Heraklion Temple of Apollo

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Location: Agioi Deka

Located in the sprawling archaeological site of Gortyn, the Temple of Apollo was the religious center of this once mighty city for about 12 centuries.

The site of ancient Gortyn, excavated between 1887 and 1940, is one of the richest in Greece, preserving large swathes of the old city, in part thanks to the area’s rural nature. Among the Doric law inscriptions, early Roman churches, temples to Egyptian gods, and many other notable buildings discovered here, the Temple of Pythian Apollo stands out with its largely preserved floor plan, its fallen columns and the preserved alliance treaty the city made with the wealthy Kingdom of Pergamon in modern-day Turkey.

The temple dates back to the 7th century BCE, with alterations made during the Hellenistic and Roman periods, until it was turned into a church in the first centuries CE. It remained the religious center of the city, despite this change of creed, until a new church was created and dedicated to Saint Titus, the patron saint of Crete.

The paved floor that leads into the temple and through its middle aisle is still mostly preserved, as is the crepis (the step-like base of the walls) around the whole perimeter. The bases of most columns are still in the ground, as well as other sections of the columns that collapsed as Gortyn faced a series of severe earthquakes in the 5th and 6th centuries. Most of these columns are of Doric order, though some of the Corinthian order can also be found, believed to have been part of the Christian modifications to the temple.

During the excavations, a statue of Apollo, dating to the 1st century BCE, was unearthed. Mostly intact, it was placed at the back of the temple, in a curved section of a stone wall built during the Roman period. The head dates to the 3rd century BCE, but the rest of the body is a couple of centuries younger. The statue went missing in 1991, but was returned in 2017 and currently resides in the Messara Archaeological Museum.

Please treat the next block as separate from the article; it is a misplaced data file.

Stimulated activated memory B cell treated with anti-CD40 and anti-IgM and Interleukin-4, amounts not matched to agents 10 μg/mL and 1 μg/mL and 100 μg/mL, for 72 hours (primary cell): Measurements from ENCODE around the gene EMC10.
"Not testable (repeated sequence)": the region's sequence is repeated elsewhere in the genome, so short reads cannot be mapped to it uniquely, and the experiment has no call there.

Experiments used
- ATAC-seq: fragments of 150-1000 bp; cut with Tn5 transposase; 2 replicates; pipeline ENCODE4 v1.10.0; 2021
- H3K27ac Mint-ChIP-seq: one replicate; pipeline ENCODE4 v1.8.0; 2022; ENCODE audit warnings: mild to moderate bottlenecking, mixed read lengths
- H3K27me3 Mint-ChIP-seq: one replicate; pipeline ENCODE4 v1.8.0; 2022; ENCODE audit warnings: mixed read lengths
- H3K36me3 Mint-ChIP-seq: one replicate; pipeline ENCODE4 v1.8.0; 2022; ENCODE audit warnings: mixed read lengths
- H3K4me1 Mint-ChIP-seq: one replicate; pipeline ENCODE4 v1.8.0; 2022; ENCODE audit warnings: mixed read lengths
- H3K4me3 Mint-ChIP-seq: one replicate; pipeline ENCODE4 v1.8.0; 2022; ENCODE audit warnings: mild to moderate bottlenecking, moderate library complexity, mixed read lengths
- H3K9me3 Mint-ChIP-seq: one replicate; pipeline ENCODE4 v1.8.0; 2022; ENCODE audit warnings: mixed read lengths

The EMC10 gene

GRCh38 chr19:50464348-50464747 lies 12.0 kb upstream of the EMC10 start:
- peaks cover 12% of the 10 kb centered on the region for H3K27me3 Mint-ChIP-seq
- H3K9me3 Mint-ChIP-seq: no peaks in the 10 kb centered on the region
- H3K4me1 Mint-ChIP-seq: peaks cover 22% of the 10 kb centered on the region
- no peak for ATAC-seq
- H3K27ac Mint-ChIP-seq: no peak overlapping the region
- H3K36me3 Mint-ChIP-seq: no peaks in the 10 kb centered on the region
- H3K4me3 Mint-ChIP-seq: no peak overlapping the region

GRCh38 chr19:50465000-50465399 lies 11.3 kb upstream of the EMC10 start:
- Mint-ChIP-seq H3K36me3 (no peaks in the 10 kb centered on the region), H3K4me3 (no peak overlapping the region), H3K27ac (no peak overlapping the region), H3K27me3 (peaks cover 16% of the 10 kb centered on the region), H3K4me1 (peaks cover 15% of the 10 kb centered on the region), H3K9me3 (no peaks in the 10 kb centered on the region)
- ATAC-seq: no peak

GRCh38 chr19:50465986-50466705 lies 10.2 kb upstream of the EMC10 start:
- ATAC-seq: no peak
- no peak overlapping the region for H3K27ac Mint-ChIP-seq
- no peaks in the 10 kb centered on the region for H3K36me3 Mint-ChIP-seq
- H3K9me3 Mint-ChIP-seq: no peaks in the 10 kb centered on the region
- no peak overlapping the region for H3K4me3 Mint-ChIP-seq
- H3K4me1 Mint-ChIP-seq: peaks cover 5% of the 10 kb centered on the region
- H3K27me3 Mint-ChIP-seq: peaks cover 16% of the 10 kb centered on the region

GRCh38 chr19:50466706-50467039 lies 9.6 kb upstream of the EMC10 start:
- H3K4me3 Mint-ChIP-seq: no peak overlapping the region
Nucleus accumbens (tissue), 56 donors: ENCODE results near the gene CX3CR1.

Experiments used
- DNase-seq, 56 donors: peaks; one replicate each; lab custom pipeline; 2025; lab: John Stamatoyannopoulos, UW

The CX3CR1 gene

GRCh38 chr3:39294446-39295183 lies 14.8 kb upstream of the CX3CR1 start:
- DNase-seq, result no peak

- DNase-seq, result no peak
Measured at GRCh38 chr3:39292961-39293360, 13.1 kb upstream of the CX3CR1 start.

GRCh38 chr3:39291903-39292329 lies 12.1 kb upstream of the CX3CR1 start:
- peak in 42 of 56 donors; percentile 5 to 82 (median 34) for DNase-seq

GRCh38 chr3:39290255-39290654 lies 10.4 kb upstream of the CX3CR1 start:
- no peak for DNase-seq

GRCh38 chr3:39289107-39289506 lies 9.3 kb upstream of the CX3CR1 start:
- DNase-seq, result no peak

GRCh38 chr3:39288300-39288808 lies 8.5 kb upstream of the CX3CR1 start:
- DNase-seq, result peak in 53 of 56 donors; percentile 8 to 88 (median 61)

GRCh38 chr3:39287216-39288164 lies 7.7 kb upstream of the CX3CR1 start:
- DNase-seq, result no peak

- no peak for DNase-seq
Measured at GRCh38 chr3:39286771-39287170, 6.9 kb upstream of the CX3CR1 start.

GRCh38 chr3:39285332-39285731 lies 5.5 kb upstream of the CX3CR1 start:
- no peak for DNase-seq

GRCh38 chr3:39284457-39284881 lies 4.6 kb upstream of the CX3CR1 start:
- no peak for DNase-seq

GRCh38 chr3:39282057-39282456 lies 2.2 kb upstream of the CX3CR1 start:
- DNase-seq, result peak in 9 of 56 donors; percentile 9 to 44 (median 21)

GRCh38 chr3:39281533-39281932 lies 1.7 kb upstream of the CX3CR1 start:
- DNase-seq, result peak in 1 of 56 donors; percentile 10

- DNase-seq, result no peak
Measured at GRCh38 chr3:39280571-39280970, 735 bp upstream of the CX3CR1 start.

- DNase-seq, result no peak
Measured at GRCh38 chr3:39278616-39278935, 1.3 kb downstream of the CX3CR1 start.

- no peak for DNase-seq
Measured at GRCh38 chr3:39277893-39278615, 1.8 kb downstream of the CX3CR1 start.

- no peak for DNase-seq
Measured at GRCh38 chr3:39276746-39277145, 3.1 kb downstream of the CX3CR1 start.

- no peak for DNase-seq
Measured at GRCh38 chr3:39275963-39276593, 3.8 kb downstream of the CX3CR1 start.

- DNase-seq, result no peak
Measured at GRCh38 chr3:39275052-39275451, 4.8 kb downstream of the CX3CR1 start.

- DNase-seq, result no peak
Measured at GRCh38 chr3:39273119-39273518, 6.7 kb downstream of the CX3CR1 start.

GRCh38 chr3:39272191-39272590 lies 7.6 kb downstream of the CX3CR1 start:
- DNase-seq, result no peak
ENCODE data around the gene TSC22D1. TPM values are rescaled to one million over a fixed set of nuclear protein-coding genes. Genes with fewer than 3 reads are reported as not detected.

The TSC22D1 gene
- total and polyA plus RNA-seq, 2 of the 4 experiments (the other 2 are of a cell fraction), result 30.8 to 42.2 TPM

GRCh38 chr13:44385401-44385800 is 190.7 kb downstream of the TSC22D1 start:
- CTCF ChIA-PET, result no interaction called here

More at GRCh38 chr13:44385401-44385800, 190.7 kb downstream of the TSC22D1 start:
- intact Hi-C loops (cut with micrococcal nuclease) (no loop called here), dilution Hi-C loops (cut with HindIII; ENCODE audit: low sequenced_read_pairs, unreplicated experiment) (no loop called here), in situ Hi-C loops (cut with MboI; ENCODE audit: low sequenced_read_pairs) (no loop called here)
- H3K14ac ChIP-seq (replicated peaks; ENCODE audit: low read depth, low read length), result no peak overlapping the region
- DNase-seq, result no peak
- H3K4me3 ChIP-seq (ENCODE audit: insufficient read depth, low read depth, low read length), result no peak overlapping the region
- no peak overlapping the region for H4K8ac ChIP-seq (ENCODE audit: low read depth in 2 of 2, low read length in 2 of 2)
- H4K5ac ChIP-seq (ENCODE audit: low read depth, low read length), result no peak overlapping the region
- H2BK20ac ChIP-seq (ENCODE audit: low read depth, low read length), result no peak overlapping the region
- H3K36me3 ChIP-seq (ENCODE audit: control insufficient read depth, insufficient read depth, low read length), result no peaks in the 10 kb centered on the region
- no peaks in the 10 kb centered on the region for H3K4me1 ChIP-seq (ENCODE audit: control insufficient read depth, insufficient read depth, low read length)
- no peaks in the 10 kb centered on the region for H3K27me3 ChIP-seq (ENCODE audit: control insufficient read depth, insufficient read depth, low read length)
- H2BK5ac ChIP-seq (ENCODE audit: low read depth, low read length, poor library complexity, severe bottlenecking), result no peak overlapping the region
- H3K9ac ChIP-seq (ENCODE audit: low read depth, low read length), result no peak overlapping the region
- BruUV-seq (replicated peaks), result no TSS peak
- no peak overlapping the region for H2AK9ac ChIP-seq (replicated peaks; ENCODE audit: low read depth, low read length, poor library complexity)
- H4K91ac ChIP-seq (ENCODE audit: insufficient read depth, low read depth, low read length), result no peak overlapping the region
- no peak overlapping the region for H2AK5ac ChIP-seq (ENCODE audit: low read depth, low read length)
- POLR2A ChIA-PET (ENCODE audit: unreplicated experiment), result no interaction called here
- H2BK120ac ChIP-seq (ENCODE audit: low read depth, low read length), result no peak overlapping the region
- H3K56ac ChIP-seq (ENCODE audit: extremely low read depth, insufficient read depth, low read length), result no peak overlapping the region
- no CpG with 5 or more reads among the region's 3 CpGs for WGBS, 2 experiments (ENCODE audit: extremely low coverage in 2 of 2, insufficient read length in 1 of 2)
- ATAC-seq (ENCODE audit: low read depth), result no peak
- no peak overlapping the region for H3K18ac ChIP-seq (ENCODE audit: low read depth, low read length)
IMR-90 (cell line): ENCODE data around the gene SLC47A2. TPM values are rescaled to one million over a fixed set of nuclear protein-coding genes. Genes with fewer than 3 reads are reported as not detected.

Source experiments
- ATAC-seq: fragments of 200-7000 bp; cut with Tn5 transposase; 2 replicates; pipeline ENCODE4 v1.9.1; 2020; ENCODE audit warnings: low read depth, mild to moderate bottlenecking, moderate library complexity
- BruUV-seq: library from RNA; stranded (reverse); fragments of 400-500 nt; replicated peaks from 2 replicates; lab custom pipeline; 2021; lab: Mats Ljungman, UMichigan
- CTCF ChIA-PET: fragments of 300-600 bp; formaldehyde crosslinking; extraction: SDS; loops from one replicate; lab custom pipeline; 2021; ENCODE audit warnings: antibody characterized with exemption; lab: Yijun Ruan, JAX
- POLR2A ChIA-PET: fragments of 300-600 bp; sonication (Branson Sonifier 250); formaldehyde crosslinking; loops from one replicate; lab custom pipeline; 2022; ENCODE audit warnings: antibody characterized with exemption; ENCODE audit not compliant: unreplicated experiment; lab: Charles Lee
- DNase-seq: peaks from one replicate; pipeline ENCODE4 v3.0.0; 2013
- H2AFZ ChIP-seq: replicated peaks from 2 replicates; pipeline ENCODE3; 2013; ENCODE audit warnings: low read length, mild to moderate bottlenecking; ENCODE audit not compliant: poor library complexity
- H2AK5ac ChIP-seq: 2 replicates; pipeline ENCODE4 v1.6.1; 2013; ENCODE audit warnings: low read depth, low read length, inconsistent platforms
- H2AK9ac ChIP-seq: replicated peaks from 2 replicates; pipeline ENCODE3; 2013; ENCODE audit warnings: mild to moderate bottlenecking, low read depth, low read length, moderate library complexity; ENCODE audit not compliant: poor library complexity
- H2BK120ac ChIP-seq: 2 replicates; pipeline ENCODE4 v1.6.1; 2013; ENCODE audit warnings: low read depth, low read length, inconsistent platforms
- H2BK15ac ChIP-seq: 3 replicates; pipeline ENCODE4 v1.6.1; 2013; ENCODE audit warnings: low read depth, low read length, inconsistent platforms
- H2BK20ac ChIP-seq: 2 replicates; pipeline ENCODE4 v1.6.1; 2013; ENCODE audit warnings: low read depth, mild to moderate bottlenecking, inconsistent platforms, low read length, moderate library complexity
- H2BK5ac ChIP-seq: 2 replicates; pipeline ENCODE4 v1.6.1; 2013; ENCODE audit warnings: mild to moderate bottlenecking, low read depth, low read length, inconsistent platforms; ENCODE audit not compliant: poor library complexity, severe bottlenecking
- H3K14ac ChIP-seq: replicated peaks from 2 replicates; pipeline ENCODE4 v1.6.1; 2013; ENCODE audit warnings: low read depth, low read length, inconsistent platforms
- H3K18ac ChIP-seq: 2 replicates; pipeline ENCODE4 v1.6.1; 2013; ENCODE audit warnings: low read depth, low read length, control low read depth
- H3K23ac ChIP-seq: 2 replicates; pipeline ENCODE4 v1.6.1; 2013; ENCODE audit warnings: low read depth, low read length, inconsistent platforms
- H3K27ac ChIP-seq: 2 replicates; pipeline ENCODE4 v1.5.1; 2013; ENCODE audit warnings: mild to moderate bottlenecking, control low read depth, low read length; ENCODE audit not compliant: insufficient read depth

The altar was unusually placed outside the temple, though this also seems to be a Roman addition, as the walls surrounding the temple extend past the altar and may have enclosed it as well.

The walls were once made up of massive stone inscriptions placed between the columns, and some believe the famous law code that formed part of the Odeon’s walls was originally placed here. A large inscription describing a peace treaty with Eumenes II of Pergamos, established in the 2nd century BCE, still holds its position next to the entrance.

The surrounding area of the temple has presented evidence of a small theatre, a cistern, and a number of houses.

Since excavations restarted in 2001, the area of the Temple has been surrounded by fencing, restricting access. The site is visible from behind the fencing, but visitors will probably not be allowed to walk around the ancient ruins at this time.



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